PARIS — Going to a week of fashion shows can be like overdosing on any art form: going to art gallery after art gallery, Off Broadway play after Off Broadway play; reading thriller after thriller. A lot of what you ingest is derivative, some of it is staid, some just plain silly. But every once in awhile you experience something that, in its clarity and power, knocks you flat. That’s the high; the thing that keeps people coming back time and again.
And on Wednesday, when Haider Ackermann unveiled his collection for Jean Paul Gaultier couture, it happened in Paris.
Gaultier, as people may or may not remember, was the enfant terrible of fashion, the inventor of Madonna’s cone bra and the popularizer of men in skirts, and he retired in 2020. Since then, his brand has handed its couture to a series of designers, each producing one collection. They have been a motley, counterintuitive crew: Chitose Abe of Sacai was the first, then Glenn Martens of Diesel and Y/Project, Olivier Rousteing of Balmain, and now Mr. Ackermann, the Colombian-born Antwerp-trained designer whose own brand was famous for the high romance and rigor of its tailoring, but which has been off the runway for while.
Mr. Ackermann lost control of his name and his company a few years ago (he just got it back) and his most recent design stints have been a collaboration with Fila and the red carpet one-offs he makes for Timothée Chalamet, like that red halter top, and Tilda Swinton. He wasn’t an obvious choice for Gaultier. But he was a brilliant one.
On a runway bathed in icy blue, to the soundtrack of a thrumming heart, came tailcoats sliced with the precision of an etching over shirts abstracted into tabs of rough-cut white chiffon and cigarette-slim pants. A mid-calf sleeveless black sheath was cut to lap the floor at the back, the train lined with lavender and chartreuse, and its shoulders swaddled by a single strand of rhinestones tied by a silver filament just tracing the spine. There was a fire opal taffeta jumpsuit with a giant bow at one hip; a white swing coat with emerald leather opera gloves; an ovoid amethyst gown tapering down at the wrists and thighs.
Every detail had a point, sometimes actually so. A man’s coat and a woman’s lavender track suit were covered in hundreds of silver quills, like starlit porcupines, which turned out to be straight pins: an homage to the seamstresses who do the handwork of couture. Thousands of tiny, oily goose feathers had been trimmed into arrow heads and appliquéd to a T-shirt, paired with a skirt of even longer, spikier feathers. They looked not fluffy, but dangerous.
At the end, a series of black dresses transformed the models’ bodies into a cluster of modernist Brancusi sculptures. They were the kind of clothes that seemed not ahead of the curve, but beyond the curve. Wear them, and you would look invincible.
Mr. Gaultier’s name is most often associated with his embrace of showmanship and camp, but he could tailor a smoking so it seemed distilled to its essence. That was the seed Mr. Ackermann captured, and magnified.
Sometimes all it takes is a new perspective to make you rethink the familiar.
That was the idea of Viktor & Rolf’s needle-sharp show, anyway, in which the conceptualists riffed on the theme of a world turned upside down and sideways (sound familiar?) by taking classic couture ball gowns, all spun-sugar tulle and corsets, and turning them literally upside down and sideways, as if the earth had shifted on its axis.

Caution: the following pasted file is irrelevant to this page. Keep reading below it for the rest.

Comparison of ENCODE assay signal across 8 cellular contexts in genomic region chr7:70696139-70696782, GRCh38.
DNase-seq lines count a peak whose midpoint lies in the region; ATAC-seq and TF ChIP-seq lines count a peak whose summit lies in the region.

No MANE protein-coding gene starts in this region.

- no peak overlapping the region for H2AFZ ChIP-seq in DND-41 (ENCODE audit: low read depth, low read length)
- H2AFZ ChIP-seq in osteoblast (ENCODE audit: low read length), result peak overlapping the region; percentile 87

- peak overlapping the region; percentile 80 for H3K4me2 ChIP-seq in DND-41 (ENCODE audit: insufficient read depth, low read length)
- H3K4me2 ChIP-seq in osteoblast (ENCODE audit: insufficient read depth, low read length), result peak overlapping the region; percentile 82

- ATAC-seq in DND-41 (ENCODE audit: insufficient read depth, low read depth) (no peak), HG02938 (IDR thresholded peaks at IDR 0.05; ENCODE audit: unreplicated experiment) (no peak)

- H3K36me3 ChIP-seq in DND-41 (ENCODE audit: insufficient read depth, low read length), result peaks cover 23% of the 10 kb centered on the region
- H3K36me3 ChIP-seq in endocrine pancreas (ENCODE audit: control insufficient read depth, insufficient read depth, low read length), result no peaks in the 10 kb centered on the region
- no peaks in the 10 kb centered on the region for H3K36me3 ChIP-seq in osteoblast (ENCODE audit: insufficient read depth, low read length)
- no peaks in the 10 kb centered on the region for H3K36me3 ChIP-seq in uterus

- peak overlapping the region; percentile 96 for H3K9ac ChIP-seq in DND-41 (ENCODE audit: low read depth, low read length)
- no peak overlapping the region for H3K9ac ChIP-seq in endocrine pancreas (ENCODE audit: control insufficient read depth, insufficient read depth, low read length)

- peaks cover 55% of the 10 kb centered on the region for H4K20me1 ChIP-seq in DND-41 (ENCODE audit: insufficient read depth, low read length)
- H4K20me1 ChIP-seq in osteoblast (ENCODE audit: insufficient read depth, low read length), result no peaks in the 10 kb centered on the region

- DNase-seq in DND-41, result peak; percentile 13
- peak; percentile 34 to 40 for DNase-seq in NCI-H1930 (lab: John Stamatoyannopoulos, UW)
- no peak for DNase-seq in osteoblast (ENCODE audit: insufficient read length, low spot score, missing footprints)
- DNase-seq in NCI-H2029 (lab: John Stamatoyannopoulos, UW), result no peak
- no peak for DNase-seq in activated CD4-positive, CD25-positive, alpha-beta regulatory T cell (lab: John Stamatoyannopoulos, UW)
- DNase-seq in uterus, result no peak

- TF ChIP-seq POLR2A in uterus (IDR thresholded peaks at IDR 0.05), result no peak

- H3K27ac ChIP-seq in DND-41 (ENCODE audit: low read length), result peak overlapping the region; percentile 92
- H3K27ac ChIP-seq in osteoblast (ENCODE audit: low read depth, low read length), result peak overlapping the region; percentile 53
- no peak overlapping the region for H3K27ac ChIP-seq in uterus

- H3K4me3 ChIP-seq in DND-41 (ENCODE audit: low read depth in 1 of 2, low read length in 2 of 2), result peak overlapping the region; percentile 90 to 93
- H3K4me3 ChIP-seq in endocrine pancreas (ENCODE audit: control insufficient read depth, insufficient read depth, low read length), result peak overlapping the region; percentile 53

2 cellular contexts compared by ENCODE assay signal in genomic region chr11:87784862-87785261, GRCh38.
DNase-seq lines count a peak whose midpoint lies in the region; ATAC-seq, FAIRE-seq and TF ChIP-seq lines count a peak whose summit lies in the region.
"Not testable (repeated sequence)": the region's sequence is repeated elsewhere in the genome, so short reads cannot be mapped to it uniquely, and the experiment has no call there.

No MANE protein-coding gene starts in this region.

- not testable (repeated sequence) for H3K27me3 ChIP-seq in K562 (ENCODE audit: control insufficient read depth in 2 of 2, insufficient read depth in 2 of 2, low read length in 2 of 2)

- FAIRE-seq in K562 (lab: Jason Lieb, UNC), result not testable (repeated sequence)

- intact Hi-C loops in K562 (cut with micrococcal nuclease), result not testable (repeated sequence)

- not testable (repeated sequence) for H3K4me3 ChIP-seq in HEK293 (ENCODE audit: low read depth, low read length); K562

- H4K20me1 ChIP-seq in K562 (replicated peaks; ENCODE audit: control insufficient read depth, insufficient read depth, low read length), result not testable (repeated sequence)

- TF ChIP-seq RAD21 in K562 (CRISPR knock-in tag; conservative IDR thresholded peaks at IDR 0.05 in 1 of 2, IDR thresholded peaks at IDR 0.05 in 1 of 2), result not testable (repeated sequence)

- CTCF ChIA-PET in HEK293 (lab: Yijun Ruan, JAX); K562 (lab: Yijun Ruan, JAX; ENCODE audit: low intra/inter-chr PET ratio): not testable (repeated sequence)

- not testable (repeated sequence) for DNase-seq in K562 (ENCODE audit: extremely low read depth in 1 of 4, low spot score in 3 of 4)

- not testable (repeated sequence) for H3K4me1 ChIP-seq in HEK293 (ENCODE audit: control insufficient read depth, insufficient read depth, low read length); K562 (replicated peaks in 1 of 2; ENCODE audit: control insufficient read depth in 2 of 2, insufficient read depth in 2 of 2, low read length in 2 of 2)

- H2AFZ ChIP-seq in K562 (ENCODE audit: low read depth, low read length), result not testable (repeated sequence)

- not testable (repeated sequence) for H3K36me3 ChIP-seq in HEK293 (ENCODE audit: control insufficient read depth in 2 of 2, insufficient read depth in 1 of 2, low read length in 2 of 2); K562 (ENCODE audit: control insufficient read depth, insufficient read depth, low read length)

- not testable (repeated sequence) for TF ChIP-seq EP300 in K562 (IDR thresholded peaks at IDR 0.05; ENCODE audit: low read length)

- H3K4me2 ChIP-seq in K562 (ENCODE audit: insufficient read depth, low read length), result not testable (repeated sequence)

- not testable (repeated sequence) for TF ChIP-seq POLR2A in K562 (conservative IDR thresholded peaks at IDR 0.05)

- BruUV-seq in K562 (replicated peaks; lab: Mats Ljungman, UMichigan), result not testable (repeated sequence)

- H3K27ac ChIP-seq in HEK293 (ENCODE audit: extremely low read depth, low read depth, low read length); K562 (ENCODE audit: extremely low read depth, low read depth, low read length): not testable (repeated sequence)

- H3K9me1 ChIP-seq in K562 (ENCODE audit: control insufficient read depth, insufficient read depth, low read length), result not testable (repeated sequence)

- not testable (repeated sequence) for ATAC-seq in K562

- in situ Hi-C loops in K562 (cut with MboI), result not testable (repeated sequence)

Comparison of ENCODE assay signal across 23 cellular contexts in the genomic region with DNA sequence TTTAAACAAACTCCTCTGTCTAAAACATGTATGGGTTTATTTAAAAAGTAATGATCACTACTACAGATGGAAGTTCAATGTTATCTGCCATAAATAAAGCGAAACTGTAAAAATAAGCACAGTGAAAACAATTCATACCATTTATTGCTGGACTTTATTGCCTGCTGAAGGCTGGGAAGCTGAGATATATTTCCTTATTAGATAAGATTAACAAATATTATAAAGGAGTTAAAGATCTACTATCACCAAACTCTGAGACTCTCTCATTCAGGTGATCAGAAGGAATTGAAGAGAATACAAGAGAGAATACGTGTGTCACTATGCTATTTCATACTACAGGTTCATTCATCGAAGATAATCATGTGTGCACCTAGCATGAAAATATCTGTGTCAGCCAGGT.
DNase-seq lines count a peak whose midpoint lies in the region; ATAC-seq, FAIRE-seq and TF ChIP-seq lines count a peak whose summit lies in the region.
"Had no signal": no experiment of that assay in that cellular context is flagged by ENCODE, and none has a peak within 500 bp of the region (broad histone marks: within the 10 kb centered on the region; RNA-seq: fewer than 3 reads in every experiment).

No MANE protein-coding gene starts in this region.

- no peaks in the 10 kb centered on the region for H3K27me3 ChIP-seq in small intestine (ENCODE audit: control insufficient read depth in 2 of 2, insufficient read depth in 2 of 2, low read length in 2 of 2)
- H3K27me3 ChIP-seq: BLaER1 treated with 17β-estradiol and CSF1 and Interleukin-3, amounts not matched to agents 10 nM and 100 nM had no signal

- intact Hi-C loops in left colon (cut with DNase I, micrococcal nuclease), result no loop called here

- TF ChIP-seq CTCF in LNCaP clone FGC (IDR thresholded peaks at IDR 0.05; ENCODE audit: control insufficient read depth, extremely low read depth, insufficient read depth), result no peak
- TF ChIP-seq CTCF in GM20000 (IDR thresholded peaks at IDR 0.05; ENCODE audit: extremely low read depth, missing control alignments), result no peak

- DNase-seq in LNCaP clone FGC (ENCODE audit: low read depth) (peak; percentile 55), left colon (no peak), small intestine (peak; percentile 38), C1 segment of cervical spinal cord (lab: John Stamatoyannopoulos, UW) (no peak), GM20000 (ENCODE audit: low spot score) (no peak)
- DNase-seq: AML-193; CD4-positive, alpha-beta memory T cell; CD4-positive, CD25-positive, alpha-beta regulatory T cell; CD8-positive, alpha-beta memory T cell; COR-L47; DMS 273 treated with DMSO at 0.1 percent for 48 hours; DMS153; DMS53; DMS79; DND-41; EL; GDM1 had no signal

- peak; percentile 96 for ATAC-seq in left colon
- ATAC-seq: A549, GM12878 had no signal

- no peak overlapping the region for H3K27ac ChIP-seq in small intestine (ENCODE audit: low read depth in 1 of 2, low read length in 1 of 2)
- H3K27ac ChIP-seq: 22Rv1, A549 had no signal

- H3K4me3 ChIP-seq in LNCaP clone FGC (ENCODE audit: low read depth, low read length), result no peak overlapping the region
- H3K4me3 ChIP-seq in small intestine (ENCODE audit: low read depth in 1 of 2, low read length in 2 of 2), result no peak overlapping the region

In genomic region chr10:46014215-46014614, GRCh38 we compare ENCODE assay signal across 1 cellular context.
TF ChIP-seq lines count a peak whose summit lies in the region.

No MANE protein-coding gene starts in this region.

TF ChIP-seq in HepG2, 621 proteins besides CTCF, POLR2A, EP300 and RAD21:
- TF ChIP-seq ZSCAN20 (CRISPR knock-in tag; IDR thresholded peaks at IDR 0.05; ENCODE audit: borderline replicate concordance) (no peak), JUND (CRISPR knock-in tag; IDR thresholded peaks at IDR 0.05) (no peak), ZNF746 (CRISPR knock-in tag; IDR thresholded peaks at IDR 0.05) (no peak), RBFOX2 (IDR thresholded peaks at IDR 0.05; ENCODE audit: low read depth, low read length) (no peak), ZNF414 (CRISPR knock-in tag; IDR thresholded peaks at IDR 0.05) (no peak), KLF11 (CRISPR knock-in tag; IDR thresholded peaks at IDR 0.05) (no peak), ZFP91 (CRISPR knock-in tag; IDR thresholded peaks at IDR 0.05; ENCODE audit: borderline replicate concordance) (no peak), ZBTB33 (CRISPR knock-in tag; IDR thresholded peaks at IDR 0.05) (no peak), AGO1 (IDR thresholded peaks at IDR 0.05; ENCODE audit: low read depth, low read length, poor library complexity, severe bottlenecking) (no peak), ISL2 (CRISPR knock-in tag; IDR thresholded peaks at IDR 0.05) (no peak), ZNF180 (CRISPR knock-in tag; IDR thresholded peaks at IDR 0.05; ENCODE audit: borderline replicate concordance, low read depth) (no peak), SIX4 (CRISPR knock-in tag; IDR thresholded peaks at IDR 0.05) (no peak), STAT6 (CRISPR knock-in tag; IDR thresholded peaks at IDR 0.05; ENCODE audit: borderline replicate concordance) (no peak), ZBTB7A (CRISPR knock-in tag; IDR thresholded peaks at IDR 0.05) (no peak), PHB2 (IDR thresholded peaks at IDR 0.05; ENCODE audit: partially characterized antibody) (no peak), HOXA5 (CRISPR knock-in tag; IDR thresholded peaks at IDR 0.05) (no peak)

The gowns looked as if they had been Photoshopped, except in three-dimensions, a technical feat that defied gravity — and went far beyond simple meme bait. Just as the underwater film by Iris Van Herpen, created in conjunction with the free-diver, dancer and filmmaker Julie Gautier, upended all notions of clothes, the body and the physical world to create a ballet of undulating forms and fabrics. They swirled not just up and down but sideways and all around in an ode to the freedom of self-expression that is one of the implicit values of the couture (and that is, Ms. Van Herpen pointed out, an increasingly precious commodity in many parts of the world).
See the trompe l’oeil fabric treatments at Kim Jones’s terrific Fendi show, a parade of the lightest kind of lacy lingerie dressing interspersed with a series of metallic goddess gowns — the kind that dipped into the cultural whirlpool of both “Game of Thrones” and the 1990s — that turned out not to be lace or chain mail at all.
Rather they were slithers of material covered in thousands of tiny caviar beads; slip dresses made from the thinnest, supplest needle-punched leather; and cobweb knits that floated around the body like smoke: the purest examples of fashion alchemy.
It was this attempt to make the “impossible” actual that took Pierpaolo Piccioli at Valentino out of the familiar environs of the gilded salons of the Hôtel Salomon de Rothschild and into a vaulted dance club in the bowels of the Pont Alexandre III, the bridge that links the Grand Palais on the Right Bank to the Invalides and Napoleon’s tomb on the Left.
That made him want to break the rules of propriety and good taste — “Good taste is the most boring thing,” Mr. Piccioli said in a preview — by smashing couture into club culture, taking the ball gown out of its comfort zone. Who says what you have to wear when and with what? These days, that’s a pretty loaded question.
So sweeping taffeta and feather opera capes parted to reveal sparkling hot pants, and tuxedo jackets and ties topped bikini bottoms with a bow at the crotch. Highlighter green met tangerine met fuchsia met black; ruffles met nudity; one white wool column gown had holes cut out instead of polka dots. It was sort of like Cirque du Soleil and the House of Yes at the Bal des Débutantes. The opposites weren’t entirely reconciled, but at least they were having a dialogue.